As part of its Talks and Discussion programme, Tate Modern will be hosting an afternoon in conversation with Lorna Simpson, one of the most celebrated artists of her generation.
Talking Art with Lorna Simpson will take place in the Starr Auditorium on Saturday 7 March 2009 with writer Alison Green as the interviewer.
Lorna Simpson became well known in the mid-1980s, confronting and challenging conventional views of gender, identity, culture, history and memory with large-scale photograph and text works.
By the mid-90s, Simpson began to concentrate on creating large multi-panel photographs printed on felt that depict the site of public, yet unseen, sexual encounters. More recently, Simpson has turned to creating moving images. In film and video works such as Call Waiting, she features couples engaging in intimate yet incomplete conversations that elude easy interpretation but seem to plumb the mysteries of identity and desire.
Lorna Simpson was born in 1960 in Brooklyn, New York, and received her Bachelor of Arts in Photography from the School of Visual Arts, New York, and her Masters in Fine Art from the University of California, San Diego.
Her work has been exhibited at The Museum of Modern Art (New York), the Museum of Contemporary Art (Chicago), the Miami Art Museum, the Walker Art Centre (Minneapolis), the Museum of Contemporary Art in Los Angeles and the Whitney Museum of American Art in New York. She was the first Black woman to participate at the Venice Biennale and is the inaugural recipient of the Joyce Alexander Wein Artist prize, which recognizes the achievements of an African-American artist of great innovation, promise and creativity.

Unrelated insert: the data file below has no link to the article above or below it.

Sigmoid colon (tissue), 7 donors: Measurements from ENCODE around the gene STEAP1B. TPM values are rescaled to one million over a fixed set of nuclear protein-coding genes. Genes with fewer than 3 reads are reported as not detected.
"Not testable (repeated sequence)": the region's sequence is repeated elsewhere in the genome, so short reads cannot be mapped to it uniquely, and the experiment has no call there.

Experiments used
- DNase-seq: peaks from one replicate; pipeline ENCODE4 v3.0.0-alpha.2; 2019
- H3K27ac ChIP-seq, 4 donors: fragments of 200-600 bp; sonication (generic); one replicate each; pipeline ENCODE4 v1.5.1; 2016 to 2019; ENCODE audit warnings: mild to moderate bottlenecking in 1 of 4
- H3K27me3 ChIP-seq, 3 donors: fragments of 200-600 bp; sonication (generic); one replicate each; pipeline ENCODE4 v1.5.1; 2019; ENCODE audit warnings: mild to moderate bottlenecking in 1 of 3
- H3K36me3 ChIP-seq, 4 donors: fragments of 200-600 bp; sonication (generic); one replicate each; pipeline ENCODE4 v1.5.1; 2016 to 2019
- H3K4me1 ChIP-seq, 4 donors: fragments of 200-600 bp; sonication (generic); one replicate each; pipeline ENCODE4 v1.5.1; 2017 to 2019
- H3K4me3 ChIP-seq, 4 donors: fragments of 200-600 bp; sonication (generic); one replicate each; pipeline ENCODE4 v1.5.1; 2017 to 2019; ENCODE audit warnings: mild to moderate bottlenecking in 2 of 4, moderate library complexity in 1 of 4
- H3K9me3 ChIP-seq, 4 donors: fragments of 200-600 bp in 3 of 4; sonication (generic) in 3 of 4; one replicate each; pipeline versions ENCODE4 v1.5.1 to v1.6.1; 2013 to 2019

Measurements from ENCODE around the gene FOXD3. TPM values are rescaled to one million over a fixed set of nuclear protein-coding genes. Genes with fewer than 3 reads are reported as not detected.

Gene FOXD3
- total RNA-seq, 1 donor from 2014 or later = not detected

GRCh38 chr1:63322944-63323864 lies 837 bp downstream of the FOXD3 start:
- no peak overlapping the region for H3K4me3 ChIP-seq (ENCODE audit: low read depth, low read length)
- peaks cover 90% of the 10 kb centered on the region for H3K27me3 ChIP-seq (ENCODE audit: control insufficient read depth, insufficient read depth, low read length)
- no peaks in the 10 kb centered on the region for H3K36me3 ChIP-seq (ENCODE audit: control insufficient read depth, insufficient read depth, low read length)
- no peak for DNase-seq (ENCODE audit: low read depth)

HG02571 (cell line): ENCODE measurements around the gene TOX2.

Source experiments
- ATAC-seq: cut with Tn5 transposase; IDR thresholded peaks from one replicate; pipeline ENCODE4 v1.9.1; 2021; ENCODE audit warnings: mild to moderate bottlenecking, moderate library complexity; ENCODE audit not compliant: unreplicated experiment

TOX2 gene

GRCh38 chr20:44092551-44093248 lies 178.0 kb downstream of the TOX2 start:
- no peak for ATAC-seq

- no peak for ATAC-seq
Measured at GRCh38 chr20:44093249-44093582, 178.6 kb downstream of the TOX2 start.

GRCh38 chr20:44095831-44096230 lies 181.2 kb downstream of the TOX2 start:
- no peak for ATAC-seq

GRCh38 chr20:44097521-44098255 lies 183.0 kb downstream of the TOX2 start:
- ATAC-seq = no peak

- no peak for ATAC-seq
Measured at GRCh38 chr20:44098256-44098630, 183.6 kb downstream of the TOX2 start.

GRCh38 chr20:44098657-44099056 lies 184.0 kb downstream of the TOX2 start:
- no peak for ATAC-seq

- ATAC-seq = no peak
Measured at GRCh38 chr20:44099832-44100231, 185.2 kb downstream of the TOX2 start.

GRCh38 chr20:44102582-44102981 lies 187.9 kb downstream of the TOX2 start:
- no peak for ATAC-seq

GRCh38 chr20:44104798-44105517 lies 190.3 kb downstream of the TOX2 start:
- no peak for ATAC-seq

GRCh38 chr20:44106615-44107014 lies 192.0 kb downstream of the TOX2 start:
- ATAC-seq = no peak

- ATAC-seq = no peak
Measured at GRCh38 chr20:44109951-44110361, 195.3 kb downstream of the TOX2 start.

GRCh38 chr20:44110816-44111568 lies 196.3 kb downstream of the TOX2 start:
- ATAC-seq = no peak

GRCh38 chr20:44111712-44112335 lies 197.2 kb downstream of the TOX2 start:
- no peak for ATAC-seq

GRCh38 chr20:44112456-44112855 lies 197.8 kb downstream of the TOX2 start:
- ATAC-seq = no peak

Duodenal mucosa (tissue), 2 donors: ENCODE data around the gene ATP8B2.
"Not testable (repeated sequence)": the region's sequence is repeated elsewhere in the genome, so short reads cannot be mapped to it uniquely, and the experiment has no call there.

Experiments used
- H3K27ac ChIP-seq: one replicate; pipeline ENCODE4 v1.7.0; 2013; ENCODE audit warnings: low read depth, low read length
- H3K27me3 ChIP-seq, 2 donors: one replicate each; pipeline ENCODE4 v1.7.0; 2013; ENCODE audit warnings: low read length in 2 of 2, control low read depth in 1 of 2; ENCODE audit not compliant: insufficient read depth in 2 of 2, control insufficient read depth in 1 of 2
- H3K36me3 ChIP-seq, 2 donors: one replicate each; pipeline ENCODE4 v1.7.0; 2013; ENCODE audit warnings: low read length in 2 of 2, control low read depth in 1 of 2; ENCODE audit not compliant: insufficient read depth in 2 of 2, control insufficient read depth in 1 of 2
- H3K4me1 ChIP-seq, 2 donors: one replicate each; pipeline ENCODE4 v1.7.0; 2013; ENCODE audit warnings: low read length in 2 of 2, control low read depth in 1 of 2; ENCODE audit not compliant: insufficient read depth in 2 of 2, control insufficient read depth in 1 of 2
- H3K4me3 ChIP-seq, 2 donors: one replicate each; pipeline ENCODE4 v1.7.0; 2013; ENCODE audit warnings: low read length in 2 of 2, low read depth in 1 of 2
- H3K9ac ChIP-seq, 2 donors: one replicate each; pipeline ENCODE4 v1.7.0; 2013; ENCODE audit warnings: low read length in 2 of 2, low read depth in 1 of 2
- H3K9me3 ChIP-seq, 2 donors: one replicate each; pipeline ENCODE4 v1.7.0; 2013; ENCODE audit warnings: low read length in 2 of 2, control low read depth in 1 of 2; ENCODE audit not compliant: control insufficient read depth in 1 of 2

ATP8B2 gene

In her work, Simpson often portrays black women combined with text to express contemporary society's relationship with race, ethnicity and sex. Necklines (see image above), shows two identical photographs of a black woman's mouth, chin, neck, and collar bone. The white text, “ring, surround, lasso, noose, eye, areola, halo, cuffs, collar, loop”, individual words on black plaques, imply menace, binding or worse. The final phrase, text on red “feel the ground sliding from under you,” openly suggests lynching, though the adjacent images remain serene, non-confrontational and elegant.
2.00-3.30pm Saturday 7th March 2009
Tate Modern, Bankside, London, SE1 9TG
£9 (£5 concessions), booking recommended